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25 things you didn't know about The Queen Is Dead

30 years on from the classic album

25 things you didn't know about The Queen Is Dead
16 June 2016

When The Smiths released their third album proper, The Queen Is Dead, in 1986, it quickly became clear that the record was going to be considered a classic for many years to come. Quite simply, it was the Smiths record with everything that people loved about them: the driving rock of the title track; the English music hall romps of Frankly, Mr Shankly and Vicar In A Tutu; the maudlin angst of I Know It's Over and, of course, the sweeping beauty of songs like The Boy With The Thorn In His Side and There Is A Light That Never Goes Out.

You've probably listened to it hundreds of times but we're sure there are a few nuggets and stories that you haven't heard about; so, here are 25 things that you probably didn't know about The Queen Is Dead.

(Images: Rex)


In 2003, Morrissey named The Boy With The Thorn In His Side as his favourite Smiths song.


There is a Light That Never Goes Out features lyrics based on Lonely Planet Boy by the New York Dolls: "Oh, you pick me up/You're outta drivin' in your car/When I tell you where I'm goin'/Always tellin' me it's too far/But how could you be drivin'/Down by my home/When ya know, I ain't got one/And I'm, I'm so all alone"


The working title of The Queen is Dead was 'Margaret on the Guillotine'.


Linda McCartney was originally asked to play piano on Frankly, Mr Shankly - she declined the offer.


An Oscar Wilde quote, 'Talent borrows, genius steals', can be found in the run-out grooves of the Bigmouth Strikes Again single.


The clip of Take Me Back to Dear Old Blighty heard at the start of the album is sung by Cicley Courtneidge's character in the 1962 film The L-Shaped Room.


The pitch-shifted backing vocals heard on Bigmouth Strikes Again are sung by Morrissey, and credited to 'Ann Coates'.


The original recording of Frankly Mr Shankly was ruined by a technical glitch on the tape, so it had to be rerecorded - the new version was unfinished when the album was completed, so John Porter finished it off, recording and mixing Morrissey's vocal.


Some Girls Are Bigger Than Others was performed live just once - at The Smiths' final concert at Brixton Academy in 1986. Morrissey also added an extra verse: "On the shopfloor/There's a calendar/As obvious as snow.../(As if we didn't know)"


The synth strings on There Is A Light That Never Goes Out, created by Johnny Marr using an Emulator sampler, are credited to the 'Hated Salford Ensemble'.


The cover was designed by Morrissey, and is based on a still from the 1964 French movie L' Insoumis, starring Alain Delon.


The verse: 'So I broke into the Palace/with a sponge and a rusty spanner/she said: "I know you, and you cannot sing"/I said: "that's nothing - you should hear me play piano", from The Queen Is Dead, references Michael Fagin, who broke into Buckingham Palace one night in 1982 and spoke to the Queen.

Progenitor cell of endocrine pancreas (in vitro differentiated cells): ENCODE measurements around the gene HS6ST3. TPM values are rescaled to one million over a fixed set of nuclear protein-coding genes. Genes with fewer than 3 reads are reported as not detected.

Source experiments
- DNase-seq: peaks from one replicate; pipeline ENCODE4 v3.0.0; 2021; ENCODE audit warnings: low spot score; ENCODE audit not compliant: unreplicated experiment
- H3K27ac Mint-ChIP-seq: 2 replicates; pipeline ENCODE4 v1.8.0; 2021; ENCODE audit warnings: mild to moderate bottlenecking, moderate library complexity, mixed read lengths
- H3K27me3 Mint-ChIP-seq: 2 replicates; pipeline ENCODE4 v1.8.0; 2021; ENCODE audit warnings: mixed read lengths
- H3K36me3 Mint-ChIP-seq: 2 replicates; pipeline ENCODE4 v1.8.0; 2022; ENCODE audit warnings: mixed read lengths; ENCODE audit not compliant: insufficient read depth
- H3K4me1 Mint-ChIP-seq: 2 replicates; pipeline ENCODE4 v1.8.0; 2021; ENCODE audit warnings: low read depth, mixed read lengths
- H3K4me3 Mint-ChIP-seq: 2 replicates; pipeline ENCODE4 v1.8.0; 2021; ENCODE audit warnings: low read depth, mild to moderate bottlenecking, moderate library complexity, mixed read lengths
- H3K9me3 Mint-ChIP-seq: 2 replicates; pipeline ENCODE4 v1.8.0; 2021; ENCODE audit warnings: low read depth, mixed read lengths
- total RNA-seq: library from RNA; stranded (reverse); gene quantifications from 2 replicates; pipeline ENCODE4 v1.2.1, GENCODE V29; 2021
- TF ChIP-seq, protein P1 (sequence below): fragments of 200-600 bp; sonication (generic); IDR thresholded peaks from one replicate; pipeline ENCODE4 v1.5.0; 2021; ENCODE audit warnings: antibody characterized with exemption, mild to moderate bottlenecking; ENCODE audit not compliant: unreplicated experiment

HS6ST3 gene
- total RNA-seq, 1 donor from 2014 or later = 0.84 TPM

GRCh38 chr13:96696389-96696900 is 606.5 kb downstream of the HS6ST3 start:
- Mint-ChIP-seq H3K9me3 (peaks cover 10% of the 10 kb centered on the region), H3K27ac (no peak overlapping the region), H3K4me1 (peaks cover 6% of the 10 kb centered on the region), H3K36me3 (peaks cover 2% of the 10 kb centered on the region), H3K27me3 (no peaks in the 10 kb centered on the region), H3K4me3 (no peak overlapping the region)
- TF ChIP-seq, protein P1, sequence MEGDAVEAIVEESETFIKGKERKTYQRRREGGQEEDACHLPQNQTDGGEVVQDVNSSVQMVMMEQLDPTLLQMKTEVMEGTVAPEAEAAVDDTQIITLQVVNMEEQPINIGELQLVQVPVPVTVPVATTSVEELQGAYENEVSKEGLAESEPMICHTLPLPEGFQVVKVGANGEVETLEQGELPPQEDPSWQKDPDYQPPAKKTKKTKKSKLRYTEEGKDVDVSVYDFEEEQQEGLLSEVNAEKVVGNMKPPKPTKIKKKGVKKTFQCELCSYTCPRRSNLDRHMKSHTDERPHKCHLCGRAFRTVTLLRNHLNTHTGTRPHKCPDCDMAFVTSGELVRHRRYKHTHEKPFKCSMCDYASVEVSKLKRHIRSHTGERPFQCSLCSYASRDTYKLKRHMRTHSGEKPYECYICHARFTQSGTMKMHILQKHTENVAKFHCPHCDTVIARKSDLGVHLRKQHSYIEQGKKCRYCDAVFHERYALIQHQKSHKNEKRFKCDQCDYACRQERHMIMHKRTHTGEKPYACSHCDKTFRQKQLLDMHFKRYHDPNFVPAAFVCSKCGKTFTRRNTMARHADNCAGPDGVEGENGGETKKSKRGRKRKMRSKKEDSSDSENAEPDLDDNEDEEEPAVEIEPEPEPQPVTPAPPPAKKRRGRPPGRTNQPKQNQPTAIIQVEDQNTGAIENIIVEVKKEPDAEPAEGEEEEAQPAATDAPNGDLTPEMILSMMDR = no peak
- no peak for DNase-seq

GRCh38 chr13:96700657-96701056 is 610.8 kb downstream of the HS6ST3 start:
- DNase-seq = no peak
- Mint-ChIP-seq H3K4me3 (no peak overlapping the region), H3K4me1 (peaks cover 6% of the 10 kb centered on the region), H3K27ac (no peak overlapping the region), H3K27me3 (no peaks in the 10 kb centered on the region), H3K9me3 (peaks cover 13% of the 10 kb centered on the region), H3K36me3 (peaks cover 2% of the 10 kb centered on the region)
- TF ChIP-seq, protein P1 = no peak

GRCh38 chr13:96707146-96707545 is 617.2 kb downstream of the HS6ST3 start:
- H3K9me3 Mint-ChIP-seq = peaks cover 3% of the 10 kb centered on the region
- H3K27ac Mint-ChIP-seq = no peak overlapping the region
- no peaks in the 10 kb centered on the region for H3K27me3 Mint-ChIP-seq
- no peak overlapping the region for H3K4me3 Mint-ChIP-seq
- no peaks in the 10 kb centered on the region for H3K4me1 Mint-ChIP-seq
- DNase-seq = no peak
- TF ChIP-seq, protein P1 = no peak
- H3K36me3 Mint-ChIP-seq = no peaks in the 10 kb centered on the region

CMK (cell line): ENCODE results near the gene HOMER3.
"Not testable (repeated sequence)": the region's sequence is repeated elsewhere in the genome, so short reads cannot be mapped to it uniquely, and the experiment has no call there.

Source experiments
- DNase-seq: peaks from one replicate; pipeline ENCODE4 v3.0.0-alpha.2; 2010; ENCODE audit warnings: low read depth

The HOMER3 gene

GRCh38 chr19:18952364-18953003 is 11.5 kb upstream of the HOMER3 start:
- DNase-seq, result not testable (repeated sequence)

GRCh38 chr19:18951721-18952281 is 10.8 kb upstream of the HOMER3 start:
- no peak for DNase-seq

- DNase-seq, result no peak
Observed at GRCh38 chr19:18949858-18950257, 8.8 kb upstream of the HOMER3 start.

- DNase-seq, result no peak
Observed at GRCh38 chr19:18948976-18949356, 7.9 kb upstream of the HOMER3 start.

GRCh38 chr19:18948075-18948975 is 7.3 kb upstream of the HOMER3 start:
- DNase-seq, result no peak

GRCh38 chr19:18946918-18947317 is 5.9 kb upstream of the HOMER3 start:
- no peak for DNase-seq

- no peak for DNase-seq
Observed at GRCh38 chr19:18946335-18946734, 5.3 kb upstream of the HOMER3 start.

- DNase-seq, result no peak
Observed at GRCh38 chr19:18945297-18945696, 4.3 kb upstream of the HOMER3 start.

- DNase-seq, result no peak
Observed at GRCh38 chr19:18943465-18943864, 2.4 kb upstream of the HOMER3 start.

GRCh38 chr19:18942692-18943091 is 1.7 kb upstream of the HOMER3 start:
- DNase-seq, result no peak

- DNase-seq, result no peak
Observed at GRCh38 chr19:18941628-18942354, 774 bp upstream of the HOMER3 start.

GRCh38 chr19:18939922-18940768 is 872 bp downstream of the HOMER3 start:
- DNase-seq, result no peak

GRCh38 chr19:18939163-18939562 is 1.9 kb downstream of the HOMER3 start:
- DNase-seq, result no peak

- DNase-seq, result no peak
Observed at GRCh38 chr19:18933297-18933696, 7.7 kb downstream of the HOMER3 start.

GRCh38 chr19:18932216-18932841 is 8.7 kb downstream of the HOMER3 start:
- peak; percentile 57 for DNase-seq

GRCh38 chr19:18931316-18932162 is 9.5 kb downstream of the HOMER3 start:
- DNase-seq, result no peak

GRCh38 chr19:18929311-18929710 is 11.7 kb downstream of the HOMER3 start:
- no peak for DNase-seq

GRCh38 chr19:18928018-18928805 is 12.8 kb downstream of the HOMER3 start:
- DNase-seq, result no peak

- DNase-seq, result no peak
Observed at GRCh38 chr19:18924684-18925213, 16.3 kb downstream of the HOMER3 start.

The volume dip in the introduction to Some Girls Are Bigger Than Others is deliberate: Stephen Street wanted it to sound 'a bit like opening a door, closing it, then opening it again and walking in'.


There Is a Light That Never Goes Out was the second Smiths song to top John Peel's Festive Fifty, in 1986.


The jumping man on the cover of The Boy With The Thorn In His Side single is a young Truman Capote, who wrote In Cold Blood, amongst many others.


The line 'and her Walkman started to melt' from Bigmouth Strikes Again, is often updated by Morrissey in live performances to 'and her iPod started to melt'. A cover by Placebo changed 'Walkman' and 'hearing aid' to 'discman' and 'mega drive'.


Due to the limitations of Jacobs Studios and Stephen Street's desire to create the distinctive drum loop heard throughout the song, the snare and bass drum on The Queen Is Dead were recorded seperately from the cymbals and toms.


The album title was taken from a section of American author Hubert Selby's 1964 novel, Last Exit To Brooklyn.


Despite The Queen Is Dead being named as NME's Greatest Album of All Time in 2013, Morrissey and Marr's favourite album is, in fact, Strangeways Here We Come.


The single release of The Boy With the Thorn In His Side features an etching on the B-side run-off groove: "ARTY BLOODY FARTY / "IS THAT CLEVER"...JM" These words are heard at the end of B-side Rubber Ring. JM stands for Johnny Marr.


The Boy With The Boy With The Thorn In His Side was the first Smiths single to have a promotional video.


A chapter of Irvine Welsh's seminal novel Trainspotting is named after There Is A Light That Never Goes Out.


The Bigmouth Strikes Again single release contained a photograph of James Dean.


The released version of The Boy With The Thorn In His Side was originally just recorded as a demo - it turned out so well that they kept it.


Kirsty MacColl originally sang the backing vocals for Bigmouth Strikes Again, but it was considered "really weird" by Johnny Marr, and left off the final mix, to be replaced by Morrissey's pitch-shifted efforts.